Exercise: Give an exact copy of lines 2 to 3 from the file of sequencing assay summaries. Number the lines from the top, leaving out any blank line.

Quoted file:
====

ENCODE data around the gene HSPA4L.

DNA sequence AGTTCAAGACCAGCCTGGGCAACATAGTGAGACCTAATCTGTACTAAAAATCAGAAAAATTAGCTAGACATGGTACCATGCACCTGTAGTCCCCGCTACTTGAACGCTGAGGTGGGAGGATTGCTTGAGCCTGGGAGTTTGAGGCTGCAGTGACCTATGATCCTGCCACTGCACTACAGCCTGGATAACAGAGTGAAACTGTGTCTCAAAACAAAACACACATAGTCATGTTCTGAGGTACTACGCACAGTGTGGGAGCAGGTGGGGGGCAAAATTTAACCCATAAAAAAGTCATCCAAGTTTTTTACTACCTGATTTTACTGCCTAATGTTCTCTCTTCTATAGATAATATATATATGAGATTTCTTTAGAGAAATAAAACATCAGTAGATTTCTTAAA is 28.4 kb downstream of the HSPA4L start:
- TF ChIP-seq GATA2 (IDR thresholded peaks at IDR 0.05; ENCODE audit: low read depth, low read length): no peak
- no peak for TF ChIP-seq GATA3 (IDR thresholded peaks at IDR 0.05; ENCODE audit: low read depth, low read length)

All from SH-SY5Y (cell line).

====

DNA sequence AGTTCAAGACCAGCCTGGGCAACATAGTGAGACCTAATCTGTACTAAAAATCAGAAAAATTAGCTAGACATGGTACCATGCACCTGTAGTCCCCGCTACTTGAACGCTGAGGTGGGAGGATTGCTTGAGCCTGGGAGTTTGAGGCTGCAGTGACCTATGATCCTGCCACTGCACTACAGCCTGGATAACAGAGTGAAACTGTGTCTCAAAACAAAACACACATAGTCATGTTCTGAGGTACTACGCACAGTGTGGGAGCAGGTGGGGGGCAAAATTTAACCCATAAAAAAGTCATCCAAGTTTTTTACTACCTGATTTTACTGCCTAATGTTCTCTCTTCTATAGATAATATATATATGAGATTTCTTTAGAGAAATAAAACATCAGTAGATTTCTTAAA is 28.4 kb downstream of the HSPA4L start:
- TF ChIP-seq GATA2 (IDR thresholded peaks at IDR 0.05; ENCODE audit: low read depth, low read length): no peak